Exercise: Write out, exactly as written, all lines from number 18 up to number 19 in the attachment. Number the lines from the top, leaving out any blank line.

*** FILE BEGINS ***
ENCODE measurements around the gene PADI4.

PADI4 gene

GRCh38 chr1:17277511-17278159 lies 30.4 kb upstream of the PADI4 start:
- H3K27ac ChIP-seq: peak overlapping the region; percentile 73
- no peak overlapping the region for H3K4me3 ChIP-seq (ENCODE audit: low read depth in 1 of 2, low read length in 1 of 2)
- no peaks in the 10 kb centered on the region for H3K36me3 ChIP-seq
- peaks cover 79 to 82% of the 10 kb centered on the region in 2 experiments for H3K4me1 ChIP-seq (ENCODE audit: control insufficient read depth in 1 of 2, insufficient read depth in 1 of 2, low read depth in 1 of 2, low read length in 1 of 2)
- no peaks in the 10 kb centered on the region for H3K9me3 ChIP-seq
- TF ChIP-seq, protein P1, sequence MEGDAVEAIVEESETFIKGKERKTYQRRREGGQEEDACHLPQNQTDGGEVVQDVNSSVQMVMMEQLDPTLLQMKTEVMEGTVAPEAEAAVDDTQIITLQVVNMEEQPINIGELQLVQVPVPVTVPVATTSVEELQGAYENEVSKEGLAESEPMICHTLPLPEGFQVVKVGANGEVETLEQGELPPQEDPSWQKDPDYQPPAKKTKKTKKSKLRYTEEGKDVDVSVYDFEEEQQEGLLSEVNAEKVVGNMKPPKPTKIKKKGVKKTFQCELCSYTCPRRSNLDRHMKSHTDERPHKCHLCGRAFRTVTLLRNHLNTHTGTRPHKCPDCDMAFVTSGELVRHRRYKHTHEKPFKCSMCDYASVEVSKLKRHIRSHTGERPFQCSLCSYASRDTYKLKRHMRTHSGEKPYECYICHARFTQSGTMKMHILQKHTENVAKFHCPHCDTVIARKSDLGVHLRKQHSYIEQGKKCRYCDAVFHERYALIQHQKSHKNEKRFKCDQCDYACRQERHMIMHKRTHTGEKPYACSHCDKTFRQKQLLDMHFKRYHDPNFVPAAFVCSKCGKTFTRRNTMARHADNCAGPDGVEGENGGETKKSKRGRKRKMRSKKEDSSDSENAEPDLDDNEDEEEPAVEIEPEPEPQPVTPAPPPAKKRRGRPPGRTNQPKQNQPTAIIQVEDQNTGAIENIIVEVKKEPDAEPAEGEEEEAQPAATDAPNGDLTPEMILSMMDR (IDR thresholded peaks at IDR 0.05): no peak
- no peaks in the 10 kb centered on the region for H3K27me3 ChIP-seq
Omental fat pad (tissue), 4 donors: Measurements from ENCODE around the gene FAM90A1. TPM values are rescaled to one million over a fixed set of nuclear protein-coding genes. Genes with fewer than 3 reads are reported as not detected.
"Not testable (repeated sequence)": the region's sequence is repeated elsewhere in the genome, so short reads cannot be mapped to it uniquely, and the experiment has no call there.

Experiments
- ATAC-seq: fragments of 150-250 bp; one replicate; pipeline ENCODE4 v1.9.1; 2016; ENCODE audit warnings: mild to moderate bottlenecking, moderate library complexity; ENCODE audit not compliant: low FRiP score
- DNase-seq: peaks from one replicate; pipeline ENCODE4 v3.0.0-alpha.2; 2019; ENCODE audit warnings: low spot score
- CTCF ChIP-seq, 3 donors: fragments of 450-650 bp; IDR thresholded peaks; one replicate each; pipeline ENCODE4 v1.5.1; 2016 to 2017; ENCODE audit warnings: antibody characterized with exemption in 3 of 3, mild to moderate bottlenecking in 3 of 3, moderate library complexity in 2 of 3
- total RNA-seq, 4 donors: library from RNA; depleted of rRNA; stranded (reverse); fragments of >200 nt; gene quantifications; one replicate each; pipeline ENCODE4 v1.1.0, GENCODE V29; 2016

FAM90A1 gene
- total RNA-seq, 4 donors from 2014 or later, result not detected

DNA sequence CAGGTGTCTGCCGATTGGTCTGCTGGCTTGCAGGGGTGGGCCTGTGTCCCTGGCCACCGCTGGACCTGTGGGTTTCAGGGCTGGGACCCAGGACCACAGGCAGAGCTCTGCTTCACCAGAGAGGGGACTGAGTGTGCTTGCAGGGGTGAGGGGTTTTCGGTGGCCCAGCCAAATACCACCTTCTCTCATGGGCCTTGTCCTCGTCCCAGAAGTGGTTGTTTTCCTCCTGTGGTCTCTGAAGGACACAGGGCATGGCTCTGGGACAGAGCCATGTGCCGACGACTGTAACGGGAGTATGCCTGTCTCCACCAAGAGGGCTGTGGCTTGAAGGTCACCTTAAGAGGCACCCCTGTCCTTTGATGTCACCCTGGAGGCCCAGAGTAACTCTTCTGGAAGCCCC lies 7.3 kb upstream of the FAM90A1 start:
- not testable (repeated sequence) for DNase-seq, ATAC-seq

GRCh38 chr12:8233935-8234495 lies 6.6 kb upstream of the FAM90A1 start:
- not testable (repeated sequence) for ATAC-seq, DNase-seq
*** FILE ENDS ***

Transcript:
FAM90A1 gene
- total RNA-seq, 4 donors from 2014 or later, result not detected